Posted by Lisa Shepherd
Categories Marketing Strategy & Planning
I was at an industry event recently. It was the usual – a speaker and an audience in rows and rows of chairs. I sat down next to a guy who, it turned out, was wearing too much cologne. Way too much. I like cologne as much as the next girl, but it was nausea-inducing and I had to get up and leave.
It got me thinking about how a company’s communications efforts are a lot like wearing cologne or perfume. You need the right amount – too little and you get nothing from it, too much and you scare away your target audience. Think about the love sick teenager who douses himself in cologne in hopes of appealing to the ladies. He thinks that if some is good, more is better. But it never works, does it?
That’s a lesson for communications in your marketing plan. More is not necessarily better. You want the right amount of the right things. What those things are and what amount is right will depend on a few factors.
The 2 most important factors are your company’s level of marketing sophistication and your target market’s media habits:
- If your company is a marketing maven, has been marketing for years, communicating with thoughtful and valuable content, then you have a lot of leeway. You still need to gauge the right frequency of communications for different types of customers and prospects, but you may have the opportunity to up your frequency and get a positive response. If on the other hand you haven’t said a word to customers or prospects in the last 2 years and you’re brushing the spider webs off your content-creation machine, then you’ll need to be careful about launching a weekly enewsletter. It’s too much, too soon for your audience and for your company.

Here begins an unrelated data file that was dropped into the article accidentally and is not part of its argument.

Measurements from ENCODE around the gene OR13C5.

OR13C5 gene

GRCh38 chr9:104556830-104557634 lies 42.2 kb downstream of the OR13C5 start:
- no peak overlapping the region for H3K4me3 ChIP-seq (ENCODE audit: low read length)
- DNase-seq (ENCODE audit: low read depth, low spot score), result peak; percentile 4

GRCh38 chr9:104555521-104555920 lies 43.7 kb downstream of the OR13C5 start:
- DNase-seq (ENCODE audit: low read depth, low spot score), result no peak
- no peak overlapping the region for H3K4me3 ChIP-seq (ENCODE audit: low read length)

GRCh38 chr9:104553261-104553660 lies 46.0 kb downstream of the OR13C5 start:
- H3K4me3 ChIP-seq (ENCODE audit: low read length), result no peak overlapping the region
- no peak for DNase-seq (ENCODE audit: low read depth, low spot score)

- The other factor to consider is your audience’s media habits. Some segments of the market are voracious in their consumption of news. Think of that same cologne-laden teenager’s ability to consumer Facebook updates, text messages and YouTube videos. At the other end of the spectrum might be the CEO of a privately held industrial company. His ability to digest updates from you several times a month, let alone day, is much less. When you’re planning your marketing communications, think about that customer and how often he might want to hear from you. If you feel like it’s too much, it is.
It’s rare that a company over-markets. But in your enthusiasm to get your 2011 marketing off to a big bang, don’t make the mistake of splashing on too much marketing cologne.